Dutch duo plan biofuel refinery

Malcolm Latarche

Malcolm Latarche · 15 November 2019

ShipInsight


Biofuel supplier Goodfuels and technology group BTG are planning a new biofuel refinery to serve shipping demands for low-carbon fuel.

More of the world’s international shipping fleet will soon be able to power their engines using 100 per cent sustainable biofuel. Biomass technology group BTG will set up a new high-tech technology company that can convert crude pyrolysis oil into diesel fuel suitable for the shipping sector. It will be the first refinery in the world for an advanced marine biofuel based on pyrolysis oil.

Good fuels

The new facility will be operated by a new company named BTG-neXt. In the first phase, BTG-neXt will focus on building a pilot refinery for converting pyrolysis oil into 100% sustainable marine biodiesel for ships, in order to demonstrate that continuous production is feasible. Pyrolysis oil is made from biomass-based residues such as sawdust and roadside grass cuttings and is a sustainable alternative for replacing fossil fuels. Crucially, the new fuels will not make any concessions in terms of the sustainability of feedstocks.

The plans drafted by BTG for the next decade have been welcomed with enthusiasm by the shipping market. GoodFuels, a Dutch-based pioneer and market leader in sustainable biofuels for shipping, sees sufficient potential in BTG’s plans to explore the possibility of a collective investment in the demonstration plant.

The new demonstration facility has a planned production capacity of a modest 1,000 tonnes of advanced marine fuel per year, with plans, if deemed successful, to scale up, in order to support the industry in meeting IMO targets of a 50% reduction in Greenhouse Gas emissions by 2050, equivalent to an 85% reduction per vessel.

René Venendaal, CEO of BTG, commented, “This initial capacity is sufficient to demonstrate that the technology works and will serve as a basis for further scaling up our operations." According to Venendaal, the pilot will require a six-figure investment: “We are now working on a more precise estimate of that figure." The goal is to use the pre-commercial facility as a reference for rolling out commercial refineries with a capacity of possibly hundreds of thousands of tonnes per year of an advanced sustainable marine biofuel for ships.

BTG previously adopted a similar strategy for the production of pyrolysis oil in 2008, when it established a new company called BTG-BTL. Under the responsibility of BTG-BTL, the Empyro production facility in Hengelo, the Netherlands, was built, which demonstrated that it was not only technically feasible to produce oil from sawdust but that it was also a commercially viable proposition. In 2019, Empyro was acquired by the waste processing company Twence. In 2019, BTG-BTL received its first orders for almost identical copies of the Empyro plant for delivery to companies in Sweden and Finland, where sawmill waste such as sawdust will be used for producing pyrolysis oil.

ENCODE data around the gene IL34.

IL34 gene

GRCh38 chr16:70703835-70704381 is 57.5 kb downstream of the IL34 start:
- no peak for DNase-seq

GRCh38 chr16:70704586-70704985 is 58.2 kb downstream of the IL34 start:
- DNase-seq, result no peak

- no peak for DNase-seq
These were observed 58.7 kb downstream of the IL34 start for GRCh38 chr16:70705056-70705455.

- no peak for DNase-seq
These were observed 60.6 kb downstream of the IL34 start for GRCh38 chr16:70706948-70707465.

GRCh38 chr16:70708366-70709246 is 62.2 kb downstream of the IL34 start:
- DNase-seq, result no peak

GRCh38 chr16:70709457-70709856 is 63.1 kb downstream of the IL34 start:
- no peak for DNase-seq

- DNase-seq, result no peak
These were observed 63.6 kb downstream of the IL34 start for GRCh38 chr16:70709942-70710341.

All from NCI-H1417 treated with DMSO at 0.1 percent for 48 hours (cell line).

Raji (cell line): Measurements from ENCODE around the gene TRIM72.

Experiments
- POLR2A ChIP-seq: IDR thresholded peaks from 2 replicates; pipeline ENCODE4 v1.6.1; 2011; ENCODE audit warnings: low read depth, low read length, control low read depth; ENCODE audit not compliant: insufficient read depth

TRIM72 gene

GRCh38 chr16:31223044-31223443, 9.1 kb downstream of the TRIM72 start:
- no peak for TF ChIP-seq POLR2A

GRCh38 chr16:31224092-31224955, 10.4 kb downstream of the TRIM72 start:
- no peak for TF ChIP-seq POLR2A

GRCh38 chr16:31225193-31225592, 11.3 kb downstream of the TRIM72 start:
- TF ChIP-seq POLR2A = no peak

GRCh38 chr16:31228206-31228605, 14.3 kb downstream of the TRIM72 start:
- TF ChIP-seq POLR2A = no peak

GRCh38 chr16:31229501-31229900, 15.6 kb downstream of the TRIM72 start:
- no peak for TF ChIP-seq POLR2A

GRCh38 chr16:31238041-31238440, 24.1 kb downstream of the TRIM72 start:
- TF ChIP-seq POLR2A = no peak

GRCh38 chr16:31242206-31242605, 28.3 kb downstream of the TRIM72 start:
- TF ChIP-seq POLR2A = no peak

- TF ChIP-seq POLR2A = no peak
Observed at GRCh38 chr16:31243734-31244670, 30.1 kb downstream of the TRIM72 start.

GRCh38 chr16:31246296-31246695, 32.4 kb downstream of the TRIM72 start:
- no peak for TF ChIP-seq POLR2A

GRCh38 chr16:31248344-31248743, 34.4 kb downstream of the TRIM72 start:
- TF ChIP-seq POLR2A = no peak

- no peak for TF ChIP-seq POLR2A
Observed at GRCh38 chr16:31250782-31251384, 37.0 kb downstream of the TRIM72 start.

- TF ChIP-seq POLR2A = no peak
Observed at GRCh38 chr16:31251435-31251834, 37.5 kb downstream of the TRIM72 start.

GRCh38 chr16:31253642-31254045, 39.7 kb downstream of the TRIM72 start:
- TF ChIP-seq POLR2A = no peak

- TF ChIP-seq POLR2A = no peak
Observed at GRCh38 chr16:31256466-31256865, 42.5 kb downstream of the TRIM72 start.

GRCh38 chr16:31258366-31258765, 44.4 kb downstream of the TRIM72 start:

CEO of GoodFuels, Dirk Kronemijer, added, “Over the last five years, GoodFuels has laid out a clear pathway for the use of biofuels in the shipping sector. Together with partners such as Boskalis Loodswezen, Port of Rotterdam, Norden, Jan de Nul and its portfolio of GoodShipping A-Brand clients we have shown that these fuels will play an essential role in making shipping more sustainable. Crucially, the next step is to scale up the processes without making any concessions in terms of the sustainability of the feedstocks used. BTG’s initiative meets all the success criteria, and we are very proud to work together with BTG to introduce this highly significant innovative technology in the Netherlands.”

The intended location for the new pilot plant is “as close to home as possible”, explains Venendaal. “As was the case with BTG-BTL and Empyro, we need to have short lines of communication and be able to provide the services needed as efficiently as possible.”

GoodFuels intends to market the pilot volumes produced to further strengthen the commercial business case. Venendaal added, “At present, most ships, in particular, seagoing vessels, use low-quality fuel oil that is almost tar-like in nature, or marine gas oil, or diesel oil, all containing high levels of carbon. The potential for growth in terms of sustainability - driven by the IMO’s Greenhouse Gas targets for 2030 and 2050 - is therefore extremely high for this sector”. The low-sulphur diesel fuel for the shipping sector made from pyrolysis oil will also ensure compliance with soon-to-be-introduced global low sulphur fuel regulations.

The ports of Rotterdam and Eemshaven are the locations being considered for the first commercial processing plant. Kronemeijer said, “Rotterdam would be our preferred location as most of our shipping clients are active here. In addition, Rotterdam offers a great many opportunities for further integration due to the significant existing infrastructure already in place there.”

The technology for producing oil via pyrolysis from plant-based residual waste streams such as wood residues and roadside grass was developed 30 years ago at the University of Twente. It is actually a similar process by which fossil oil is produced in the earth. The main difference is that it takes millions of years for it to happen in the earth’s crust, whereas the pyrolysis technology accomplishes this in only a few seconds.

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